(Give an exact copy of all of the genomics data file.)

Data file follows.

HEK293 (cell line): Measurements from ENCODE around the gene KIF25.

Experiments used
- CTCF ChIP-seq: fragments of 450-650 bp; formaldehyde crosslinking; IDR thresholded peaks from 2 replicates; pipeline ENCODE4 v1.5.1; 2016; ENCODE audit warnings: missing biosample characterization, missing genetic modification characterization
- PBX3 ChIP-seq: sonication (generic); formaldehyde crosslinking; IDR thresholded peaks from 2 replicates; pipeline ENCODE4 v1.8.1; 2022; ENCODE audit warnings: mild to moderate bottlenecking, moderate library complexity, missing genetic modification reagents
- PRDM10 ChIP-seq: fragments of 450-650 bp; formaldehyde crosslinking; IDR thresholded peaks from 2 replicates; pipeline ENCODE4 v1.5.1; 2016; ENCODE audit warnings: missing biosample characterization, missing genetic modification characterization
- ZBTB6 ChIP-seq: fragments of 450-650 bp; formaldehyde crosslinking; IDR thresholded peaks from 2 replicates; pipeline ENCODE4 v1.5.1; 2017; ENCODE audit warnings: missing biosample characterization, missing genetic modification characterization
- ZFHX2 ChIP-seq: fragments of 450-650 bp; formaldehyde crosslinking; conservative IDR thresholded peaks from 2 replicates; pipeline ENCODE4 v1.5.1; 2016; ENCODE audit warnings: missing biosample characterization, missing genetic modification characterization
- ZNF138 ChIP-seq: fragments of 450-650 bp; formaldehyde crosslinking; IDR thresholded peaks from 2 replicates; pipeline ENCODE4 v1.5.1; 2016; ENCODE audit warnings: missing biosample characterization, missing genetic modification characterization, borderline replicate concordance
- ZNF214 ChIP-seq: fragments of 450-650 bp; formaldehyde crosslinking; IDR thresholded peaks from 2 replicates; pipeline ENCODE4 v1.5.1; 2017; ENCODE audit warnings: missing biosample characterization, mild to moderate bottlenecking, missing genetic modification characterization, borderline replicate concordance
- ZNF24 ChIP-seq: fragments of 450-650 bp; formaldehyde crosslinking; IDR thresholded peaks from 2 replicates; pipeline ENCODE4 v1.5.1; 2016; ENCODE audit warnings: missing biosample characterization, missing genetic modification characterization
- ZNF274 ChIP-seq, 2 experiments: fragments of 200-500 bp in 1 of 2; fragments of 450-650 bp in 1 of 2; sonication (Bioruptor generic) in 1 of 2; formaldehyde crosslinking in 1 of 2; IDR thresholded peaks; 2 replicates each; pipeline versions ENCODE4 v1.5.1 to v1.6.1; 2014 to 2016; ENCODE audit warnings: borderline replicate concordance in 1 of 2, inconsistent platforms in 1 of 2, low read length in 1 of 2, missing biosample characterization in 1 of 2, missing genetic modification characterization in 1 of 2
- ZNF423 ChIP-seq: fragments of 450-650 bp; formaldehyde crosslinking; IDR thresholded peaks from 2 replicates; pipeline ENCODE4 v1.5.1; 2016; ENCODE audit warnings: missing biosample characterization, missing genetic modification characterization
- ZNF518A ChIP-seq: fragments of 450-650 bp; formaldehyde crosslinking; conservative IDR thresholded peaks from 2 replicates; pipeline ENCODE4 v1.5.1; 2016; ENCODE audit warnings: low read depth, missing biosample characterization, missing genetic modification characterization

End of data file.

HEK293 (cell line): Measurements from ENCODE around the gene KIF25.

Experiments used
- CTCF ChIP-seq: fragments of 450-650 bp; formaldehyde crosslinking; IDR thresholded peaks from 2 replicates; pipeline ENCODE4 v1.5.1; 2016; ENCODE audit warnings: missing biosample characterization, missing genetic modification characterization
- PBX3 ChIP-seq: sonication (generic); formaldehyde crosslinking; IDR thresholded peaks from 2 replicates; pipeline ENCODE4 v1.8.1; 2022; ENCODE audit warnings: mild to moderate bottlenecking, moderate library complexity, missing genetic modification reagents
- PRDM10 ChIP-seq: fragments of 450-650 bp; formaldehyde crosslinking; IDR thresholded peaks from 2 replicates; pipeline ENCODE4 v1.5.1; 2016; ENCODE audit warnings: missing biosample characterization, missing genetic modification characterization
- ZBTB6 ChIP-seq: fragments of 450-650 bp; formaldehyde crosslinking; IDR thresholded peaks from 2 replicates; pipeline ENCODE4 v1.5.1; 2017; ENCODE audit warnings: missing biosample characterization, missing genetic modification characterization
- ZFHX2 ChIP-seq: fragments of 450-650 bp; formaldehyde crosslinking; conservative IDR thresholded peaks from 2 replicates; pipeline ENCODE4 v1.5.1; 2016; ENCODE audit warnings: missing biosample characterization, missing genetic modification characterization
- ZNF138 ChIP-seq: fragments of 450-650 bp; formaldehyde crosslinking; IDR thresholded peaks from 2 replicates; pipeline ENCODE4 v1.5.1; 2016; ENCODE audit warnings: missing biosample characterization, missing genetic modification characterization, borderline replicate concordance
- ZNF214 ChIP-seq: fragments of 450-650 bp; formaldehyde crosslinking; IDR thresholded peaks from 2 replicates; pipeline ENCODE4 v1.5.1; 2017; ENCODE audit warnings: missing biosample characterization, mild to moderate bottlenecking, missing genetic modification characterization, borderline replicate concordance
- ZNF24 ChIP-seq: fragments of 450-650 bp; formaldehyde crosslinking; IDR thresholded peaks from 2 replicates; pipeline ENCODE4 v1.5.1; 2016; ENCODE audit warnings: missing biosample characterization, missing genetic modification characterization
- ZNF274 ChIP-seq, 2 experiments: fragments of 200-500 bp in 1 of 2; fragments of 450-650 bp in 1 of 2; sonication (Bioruptor generic) in 1 of 2; formaldehyde crosslinking in 1 of 2; IDR thresholded peaks; 2 replicates each; pipeline versions ENCODE4 v1.5.1 to v1.6.1; 2014 to 2016; ENCODE audit warnings: borderline replicate concordance in 1 of 2, inconsistent platforms in 1 of 2, low read length in 1 of 2, missing biosample characterization in 1 of 2, missing genetic modification characterization in 1 of 2
- ZNF423 ChIP-seq: fragments of 450-650 bp; formaldehyde crosslinking; IDR thresholded peaks from 2 replicates; pipeline ENCODE4 v1.5.1; 2016; ENCODE audit warnings: missing biosample characterization, missing genetic modification characterization
- ZNF518A ChIP-seq: fragments of 450-650 bp; formaldehyde crosslinking; conservative IDR thresholded peaks from 2 replicates; pipeline ENCODE4 v1.5.1; 2016; ENCODE audit warnings: low read depth, missing biosample characterization, missing genetic modification characterization